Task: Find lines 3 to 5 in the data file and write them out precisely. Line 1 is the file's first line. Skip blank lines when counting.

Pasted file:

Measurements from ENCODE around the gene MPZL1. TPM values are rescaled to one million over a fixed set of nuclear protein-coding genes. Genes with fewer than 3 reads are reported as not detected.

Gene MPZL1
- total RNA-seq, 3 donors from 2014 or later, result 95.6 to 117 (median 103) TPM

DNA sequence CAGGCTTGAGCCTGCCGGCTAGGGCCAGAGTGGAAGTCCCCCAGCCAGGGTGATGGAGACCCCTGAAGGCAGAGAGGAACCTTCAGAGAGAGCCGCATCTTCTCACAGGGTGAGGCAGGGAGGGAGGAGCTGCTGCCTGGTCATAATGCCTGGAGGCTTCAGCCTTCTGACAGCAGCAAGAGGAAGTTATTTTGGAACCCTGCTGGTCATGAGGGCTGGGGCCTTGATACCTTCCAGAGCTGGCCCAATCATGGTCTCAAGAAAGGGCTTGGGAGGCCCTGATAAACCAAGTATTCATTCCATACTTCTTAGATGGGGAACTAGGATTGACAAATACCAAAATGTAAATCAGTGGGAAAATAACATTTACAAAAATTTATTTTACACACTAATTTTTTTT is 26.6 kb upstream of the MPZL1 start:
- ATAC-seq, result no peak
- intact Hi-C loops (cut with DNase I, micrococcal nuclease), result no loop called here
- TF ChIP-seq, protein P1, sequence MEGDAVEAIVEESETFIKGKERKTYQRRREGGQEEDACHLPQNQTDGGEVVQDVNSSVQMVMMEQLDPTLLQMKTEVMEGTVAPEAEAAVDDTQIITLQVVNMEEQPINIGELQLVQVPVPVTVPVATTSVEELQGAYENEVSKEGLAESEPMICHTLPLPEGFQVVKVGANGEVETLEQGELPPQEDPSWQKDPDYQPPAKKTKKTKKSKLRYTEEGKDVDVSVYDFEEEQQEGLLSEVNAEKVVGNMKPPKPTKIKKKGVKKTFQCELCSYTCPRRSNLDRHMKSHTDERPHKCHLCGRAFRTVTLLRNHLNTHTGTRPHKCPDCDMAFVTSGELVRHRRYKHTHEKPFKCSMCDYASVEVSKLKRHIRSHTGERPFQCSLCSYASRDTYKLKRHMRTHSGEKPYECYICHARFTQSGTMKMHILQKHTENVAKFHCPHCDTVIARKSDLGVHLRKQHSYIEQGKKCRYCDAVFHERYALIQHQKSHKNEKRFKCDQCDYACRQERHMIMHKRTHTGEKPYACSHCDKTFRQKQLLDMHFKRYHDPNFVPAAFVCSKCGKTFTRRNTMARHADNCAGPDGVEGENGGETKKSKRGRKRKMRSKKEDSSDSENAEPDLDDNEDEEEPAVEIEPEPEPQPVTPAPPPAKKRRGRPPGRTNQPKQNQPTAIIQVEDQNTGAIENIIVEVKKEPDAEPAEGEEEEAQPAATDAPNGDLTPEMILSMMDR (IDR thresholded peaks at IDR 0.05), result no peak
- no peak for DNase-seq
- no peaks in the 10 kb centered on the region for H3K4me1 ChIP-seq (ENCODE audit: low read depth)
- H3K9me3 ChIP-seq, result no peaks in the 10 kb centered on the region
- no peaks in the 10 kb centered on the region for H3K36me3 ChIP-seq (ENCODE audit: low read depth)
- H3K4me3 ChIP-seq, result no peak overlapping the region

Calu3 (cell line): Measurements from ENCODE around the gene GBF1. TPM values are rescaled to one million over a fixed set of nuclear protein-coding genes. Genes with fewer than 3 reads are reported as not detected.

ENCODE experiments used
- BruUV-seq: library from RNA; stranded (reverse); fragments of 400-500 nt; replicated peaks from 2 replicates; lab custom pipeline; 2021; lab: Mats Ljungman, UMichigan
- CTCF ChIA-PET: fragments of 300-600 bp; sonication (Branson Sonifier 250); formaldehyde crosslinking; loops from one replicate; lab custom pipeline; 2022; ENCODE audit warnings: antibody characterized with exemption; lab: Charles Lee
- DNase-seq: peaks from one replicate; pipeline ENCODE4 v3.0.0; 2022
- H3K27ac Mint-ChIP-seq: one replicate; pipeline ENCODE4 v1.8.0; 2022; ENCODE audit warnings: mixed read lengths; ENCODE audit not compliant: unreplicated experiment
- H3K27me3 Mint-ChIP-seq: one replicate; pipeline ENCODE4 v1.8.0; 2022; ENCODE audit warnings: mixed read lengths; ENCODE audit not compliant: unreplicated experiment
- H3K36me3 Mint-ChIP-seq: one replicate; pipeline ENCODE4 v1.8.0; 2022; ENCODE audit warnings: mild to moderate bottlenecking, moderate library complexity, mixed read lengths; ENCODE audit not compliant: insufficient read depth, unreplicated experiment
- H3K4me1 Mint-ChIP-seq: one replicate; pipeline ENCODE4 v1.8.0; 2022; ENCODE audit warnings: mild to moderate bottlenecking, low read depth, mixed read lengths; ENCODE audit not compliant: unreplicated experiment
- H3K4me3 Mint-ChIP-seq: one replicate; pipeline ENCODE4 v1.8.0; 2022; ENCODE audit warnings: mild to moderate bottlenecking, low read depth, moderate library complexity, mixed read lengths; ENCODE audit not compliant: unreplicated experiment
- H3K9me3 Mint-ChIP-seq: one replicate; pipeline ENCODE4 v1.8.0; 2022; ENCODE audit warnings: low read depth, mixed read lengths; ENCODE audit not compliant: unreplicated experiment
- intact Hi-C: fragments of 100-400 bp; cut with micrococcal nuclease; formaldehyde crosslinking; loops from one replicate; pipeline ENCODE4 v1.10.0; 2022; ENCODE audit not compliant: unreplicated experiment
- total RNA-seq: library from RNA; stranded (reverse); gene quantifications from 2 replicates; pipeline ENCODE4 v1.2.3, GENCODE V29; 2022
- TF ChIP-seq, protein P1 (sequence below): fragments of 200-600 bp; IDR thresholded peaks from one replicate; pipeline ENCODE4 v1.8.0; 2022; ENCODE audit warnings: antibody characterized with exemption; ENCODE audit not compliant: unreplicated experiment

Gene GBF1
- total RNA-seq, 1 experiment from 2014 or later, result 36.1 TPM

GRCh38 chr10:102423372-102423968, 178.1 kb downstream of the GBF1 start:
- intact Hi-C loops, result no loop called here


- total RNA-seq, 3 donors from 2014 or later, result 95.6 to 117 (median 103) TPM

DNA sequence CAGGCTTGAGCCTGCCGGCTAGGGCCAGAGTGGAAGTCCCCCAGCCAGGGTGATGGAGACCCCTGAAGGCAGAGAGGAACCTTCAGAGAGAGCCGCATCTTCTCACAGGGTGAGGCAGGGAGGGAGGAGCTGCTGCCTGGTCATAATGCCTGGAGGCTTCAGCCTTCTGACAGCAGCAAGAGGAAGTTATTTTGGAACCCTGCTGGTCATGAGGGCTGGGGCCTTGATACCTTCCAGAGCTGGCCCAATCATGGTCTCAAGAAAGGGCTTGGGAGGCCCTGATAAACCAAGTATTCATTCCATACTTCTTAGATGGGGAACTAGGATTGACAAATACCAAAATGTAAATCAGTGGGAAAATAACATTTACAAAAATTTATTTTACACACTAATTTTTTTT is 26.6 kb upstream of the MPZL1 start:
- ATAC-seq, result no peak